Bridging the gap increasing awareness and understanding of the wounded warriors: a new and emerging client population
Brady, Jeanne Elizabeth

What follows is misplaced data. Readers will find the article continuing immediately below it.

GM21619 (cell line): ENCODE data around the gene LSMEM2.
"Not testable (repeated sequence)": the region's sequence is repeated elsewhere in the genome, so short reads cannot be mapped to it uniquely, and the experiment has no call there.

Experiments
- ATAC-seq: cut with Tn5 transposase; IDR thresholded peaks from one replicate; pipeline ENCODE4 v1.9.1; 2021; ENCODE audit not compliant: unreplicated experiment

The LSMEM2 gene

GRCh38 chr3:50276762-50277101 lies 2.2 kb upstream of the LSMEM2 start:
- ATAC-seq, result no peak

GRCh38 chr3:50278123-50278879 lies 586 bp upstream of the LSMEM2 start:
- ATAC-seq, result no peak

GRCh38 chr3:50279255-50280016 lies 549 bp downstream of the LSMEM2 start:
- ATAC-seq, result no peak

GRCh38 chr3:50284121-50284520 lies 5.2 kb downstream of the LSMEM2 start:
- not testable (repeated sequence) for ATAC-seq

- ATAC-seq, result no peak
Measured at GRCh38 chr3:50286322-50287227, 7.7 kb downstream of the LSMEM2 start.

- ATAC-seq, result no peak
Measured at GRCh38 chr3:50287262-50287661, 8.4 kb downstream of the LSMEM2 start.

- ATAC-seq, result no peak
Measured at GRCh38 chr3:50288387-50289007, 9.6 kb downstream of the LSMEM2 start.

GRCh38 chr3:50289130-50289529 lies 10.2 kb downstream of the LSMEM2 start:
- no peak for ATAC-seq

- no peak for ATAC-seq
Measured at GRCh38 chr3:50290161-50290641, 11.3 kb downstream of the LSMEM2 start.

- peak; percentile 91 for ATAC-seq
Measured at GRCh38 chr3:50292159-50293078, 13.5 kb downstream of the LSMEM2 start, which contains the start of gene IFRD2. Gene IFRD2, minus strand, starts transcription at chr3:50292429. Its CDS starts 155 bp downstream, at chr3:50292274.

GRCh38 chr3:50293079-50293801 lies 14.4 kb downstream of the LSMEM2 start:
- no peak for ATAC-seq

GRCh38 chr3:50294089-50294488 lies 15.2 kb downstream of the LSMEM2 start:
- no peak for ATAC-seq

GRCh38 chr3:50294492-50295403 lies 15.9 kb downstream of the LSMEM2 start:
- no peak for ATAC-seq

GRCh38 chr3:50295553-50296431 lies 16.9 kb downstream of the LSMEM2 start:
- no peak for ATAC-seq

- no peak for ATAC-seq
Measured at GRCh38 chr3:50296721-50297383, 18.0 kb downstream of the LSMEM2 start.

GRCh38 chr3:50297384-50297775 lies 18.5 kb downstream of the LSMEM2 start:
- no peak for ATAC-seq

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Since October 2001, our nation has had a continuous presence of service members in Afghanistan to support Operation Enduring Freedom (OEF). Since 2003, the United States had service members in Iraq to support Operation Iraqi Freedom (OIF) with the last troops to leave in December of 2011. In total, approximately 2.4 million United States service members have deployed as part of OIF and OEF (Spelman et al., 2012). The nature of the enemy tactical engagement in the OIF and OEF wars has resulted in the largest proportion of identified TBIs in any conflict in the nation's history (French & Parkinson, 2008). Research shows that as many as 11% to 23% of the service members may have mild traumatic brain injuries (mTBI) from injuries sustained by blasts or explosions (Shultz et al., 2011). The complexity of brain injuries is further complicated by associated physical and psychological injuries that were sustained in the context of war (French & Parkinson, 2008), and is still in its infancy of being understood (Lehman, 2008). Professionally, health practitioners are now faced with a new population of young service members with severe combat related injuries, both physical and psychological, and they need to prepare themselves for conditions not experienced to this magnitude since the end of the Vietnam era (Nanof, 2007). Wounded warrior (WW) and veteran care is a new and emerging occupational therapy (OT) practice area and there are currently limited resources available to prepare OTs to enter this emerging field. To address this problem, an online continuing education course will be developed for OTs to expand their knowledge and skills in critical areas related to the rehabilitation of WWs with mTBI.
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